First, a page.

Arts & Entertainment Just for Fun Opinion

Luke Cage: Steel man vs Poisonous snake

Written by Anthony Grafton

I have been watching the Netflix series Luke Cage. I have not currently finished season two but still want to talk about the character of Luke Cage. There will be spoilers for the series in this article, so do not read if you don’t want to be spoiled. Luke Cage is very similar to the original Luke Cage in the comics so if you know his origin story from the comics it should be the same. I know there is also a House of M version of him so if that changes his origin, which I do not know of it does, it will not matter because that version is not in the show as I know of.

The first thing I like about Luke Cage as a show is how they treat his powers. He’s durable enough to where at the start of the show no one can hurt him. This is contrasted with the fact that he trusts two people. One is his dead wife that he found out lied to him so he doesn’t love her anymore. The other is his dead wife’s father. Luke was framed, sent to jail, and when he got out her father, Pop, gave Luke a job at his barber shop. Pop later dies because one of the people who worked at the barber shop robbed a crime boss. All of these events go out of had very quick and it is almost hard to keep track. Coming from eyes of Luke Cage, this is a good way to show that even though no one can hurt his outside, things still hurt him on the inside. Luke feels responsible for Pop’s death for multiple reasons. Pop was killed in the barbershop by a man walking in and spraying gunfire but Luke only had time to save a kid. Pop also went to jail but turned his life around and made the shop. Pop was a beacon for the community of Harlem and before the shooting his shop was considered Switzerland. The shooting was done by one of the mob boss’s, the mob boss’s street name is cottonmouth but he doesn’t like the name, even though Cottonmouth never told him to go. Luke Cage Blamed Cottonmouth for Pop’s death even though it had little to do with Cottonmouth. Cottonmouth did kill lackey because Cottonmouth use to be a part of Pop’s crew before he went to jail.

Then there is the comparison of Luke Cage to Cottonmouth. They are both very similar in thinking about relationships with both having a deep connection with Pop. Though Pop had just met Luke, he took Luke in and keep him at the shop even after his daughter’s death. Pop going way back with Cottonmouth, Pop gave Cornell Stokes the name after seeing him with missing teeth. Pop was a father to both of them when they had none. Cottonmouth couldn’t trust most of his family and the one person that had his back he had to kill. Cottonmouth is part of a big crimmal family that does good for the community. His grandmother ran the business but she never trusted his Uncle who pushed Cottonmouth’s love for music forward. This was until Mama Mable, Cottonmouth’s grandmother, saw his uncle as a threat because of Cottonmouth so Cottonmouth had to end it.  Luke’s father gave up on him after going to jail which makes Luke feel like he never cared in the first place. Luke later finds out that his father, who is a preacher, had a baby with his secretary. Luke grew up with him as his best friend never knowing he was his brother. His brother framed him their father bailed Luke out of a previous crime because he only claims one of his children. The preacher, named James Lucas, gave Luke Cage the name Charles Lucas but not his brother to keep people from realizing he had an affair. After framing his brother, he changed his name to Diamondback because he never had his real family’s name of Lucas. After people thought Charles died and gained his power, he changed his name to Luke Cage to leave all of his old life behind including the father that never visited him in jail. The big theme is one family and Cottonmouth is a foil to Luke in this sense. Luke wants nothing to do with his pass while his past and family history lead him to be a criminal power house.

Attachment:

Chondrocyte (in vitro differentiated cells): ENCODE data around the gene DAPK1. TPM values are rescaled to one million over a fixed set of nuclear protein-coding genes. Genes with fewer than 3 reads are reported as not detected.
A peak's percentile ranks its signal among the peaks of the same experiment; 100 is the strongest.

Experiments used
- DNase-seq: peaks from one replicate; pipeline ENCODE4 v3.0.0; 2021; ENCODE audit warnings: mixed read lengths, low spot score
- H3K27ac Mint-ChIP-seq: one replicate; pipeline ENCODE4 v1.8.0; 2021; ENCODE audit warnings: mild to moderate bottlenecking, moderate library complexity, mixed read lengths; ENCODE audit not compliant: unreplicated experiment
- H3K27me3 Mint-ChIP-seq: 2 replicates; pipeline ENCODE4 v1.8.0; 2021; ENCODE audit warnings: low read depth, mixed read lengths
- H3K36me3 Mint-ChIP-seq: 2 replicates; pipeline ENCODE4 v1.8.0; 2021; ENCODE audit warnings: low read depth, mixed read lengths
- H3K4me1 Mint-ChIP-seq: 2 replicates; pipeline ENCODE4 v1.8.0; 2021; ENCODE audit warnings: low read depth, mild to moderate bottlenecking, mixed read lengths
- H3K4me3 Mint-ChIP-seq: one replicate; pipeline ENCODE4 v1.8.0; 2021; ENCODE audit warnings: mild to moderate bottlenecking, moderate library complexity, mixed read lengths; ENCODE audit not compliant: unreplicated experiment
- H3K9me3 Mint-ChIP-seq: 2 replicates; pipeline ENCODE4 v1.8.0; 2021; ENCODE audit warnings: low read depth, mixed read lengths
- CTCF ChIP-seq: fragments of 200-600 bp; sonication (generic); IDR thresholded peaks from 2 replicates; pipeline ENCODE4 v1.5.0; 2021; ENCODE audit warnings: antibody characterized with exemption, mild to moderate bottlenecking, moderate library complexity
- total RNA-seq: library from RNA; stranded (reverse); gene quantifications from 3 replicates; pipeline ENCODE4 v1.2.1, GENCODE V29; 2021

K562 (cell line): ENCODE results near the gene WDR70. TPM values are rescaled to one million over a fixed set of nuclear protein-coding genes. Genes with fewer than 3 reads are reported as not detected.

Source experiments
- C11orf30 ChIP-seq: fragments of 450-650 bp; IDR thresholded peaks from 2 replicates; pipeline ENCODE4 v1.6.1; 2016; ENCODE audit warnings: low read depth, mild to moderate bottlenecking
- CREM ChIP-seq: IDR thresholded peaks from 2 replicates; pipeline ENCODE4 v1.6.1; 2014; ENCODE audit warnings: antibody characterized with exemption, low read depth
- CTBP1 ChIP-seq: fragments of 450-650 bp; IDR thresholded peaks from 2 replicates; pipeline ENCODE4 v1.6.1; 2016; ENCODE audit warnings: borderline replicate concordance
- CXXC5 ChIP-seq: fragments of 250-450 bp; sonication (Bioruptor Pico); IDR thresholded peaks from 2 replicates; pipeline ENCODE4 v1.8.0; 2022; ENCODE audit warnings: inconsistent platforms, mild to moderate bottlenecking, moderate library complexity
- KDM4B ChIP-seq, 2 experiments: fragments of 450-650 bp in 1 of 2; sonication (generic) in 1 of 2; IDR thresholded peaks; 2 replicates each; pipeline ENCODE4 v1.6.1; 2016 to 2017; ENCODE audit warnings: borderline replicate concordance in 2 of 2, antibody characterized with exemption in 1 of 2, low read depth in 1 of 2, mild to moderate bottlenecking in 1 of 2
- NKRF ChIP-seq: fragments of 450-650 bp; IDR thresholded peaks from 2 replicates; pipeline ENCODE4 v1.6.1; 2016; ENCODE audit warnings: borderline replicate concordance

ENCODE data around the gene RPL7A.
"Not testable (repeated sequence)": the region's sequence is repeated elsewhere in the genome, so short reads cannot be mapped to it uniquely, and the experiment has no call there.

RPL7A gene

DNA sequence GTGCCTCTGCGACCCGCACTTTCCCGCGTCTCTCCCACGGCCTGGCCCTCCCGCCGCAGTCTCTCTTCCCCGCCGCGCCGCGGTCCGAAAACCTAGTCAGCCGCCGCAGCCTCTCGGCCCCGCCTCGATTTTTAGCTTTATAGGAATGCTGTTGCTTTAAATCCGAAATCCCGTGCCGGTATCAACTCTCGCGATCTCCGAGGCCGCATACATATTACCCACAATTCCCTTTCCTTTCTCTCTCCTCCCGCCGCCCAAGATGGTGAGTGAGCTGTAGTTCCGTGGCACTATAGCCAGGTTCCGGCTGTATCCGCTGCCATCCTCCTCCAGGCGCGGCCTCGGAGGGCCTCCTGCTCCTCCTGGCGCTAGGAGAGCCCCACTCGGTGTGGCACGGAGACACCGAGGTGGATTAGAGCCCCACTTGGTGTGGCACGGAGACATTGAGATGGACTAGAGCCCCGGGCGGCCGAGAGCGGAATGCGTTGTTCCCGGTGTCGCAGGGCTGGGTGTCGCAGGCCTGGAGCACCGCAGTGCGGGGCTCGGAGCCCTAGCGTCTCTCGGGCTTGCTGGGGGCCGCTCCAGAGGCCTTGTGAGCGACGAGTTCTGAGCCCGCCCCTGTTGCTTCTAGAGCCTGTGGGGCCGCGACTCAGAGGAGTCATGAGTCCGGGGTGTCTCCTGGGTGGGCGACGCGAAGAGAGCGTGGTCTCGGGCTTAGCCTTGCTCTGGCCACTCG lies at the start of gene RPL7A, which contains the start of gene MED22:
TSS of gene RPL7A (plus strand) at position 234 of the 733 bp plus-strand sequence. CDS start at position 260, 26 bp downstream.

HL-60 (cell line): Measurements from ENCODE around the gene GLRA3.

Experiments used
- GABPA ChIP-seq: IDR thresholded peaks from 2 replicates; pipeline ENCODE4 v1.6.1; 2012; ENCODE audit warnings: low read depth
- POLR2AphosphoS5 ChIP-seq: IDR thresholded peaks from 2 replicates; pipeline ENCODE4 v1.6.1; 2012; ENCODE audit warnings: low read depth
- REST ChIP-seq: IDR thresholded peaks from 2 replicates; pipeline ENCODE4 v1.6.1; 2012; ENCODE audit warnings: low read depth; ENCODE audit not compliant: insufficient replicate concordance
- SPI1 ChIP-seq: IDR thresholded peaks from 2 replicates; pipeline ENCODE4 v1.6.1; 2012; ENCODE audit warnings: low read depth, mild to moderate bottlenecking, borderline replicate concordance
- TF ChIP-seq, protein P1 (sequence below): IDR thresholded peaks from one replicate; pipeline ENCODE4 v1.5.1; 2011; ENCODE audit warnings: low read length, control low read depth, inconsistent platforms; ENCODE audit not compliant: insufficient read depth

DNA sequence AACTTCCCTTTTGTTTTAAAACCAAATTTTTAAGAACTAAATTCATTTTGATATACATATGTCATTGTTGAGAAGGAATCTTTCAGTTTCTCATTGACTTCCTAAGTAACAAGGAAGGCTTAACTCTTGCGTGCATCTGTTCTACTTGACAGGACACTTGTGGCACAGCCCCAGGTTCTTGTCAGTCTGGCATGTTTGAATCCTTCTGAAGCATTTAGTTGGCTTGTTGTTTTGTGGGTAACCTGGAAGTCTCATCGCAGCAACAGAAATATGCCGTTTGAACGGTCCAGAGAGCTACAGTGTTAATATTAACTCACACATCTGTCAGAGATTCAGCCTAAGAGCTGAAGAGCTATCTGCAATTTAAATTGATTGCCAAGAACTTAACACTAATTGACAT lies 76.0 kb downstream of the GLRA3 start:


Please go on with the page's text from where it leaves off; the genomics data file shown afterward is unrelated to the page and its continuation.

Pictured from the Ablum art of Adrian Younge and Ali Shaheed Muhammad’s Luke Cage soundtrack

 

About the author

Anthony Grafton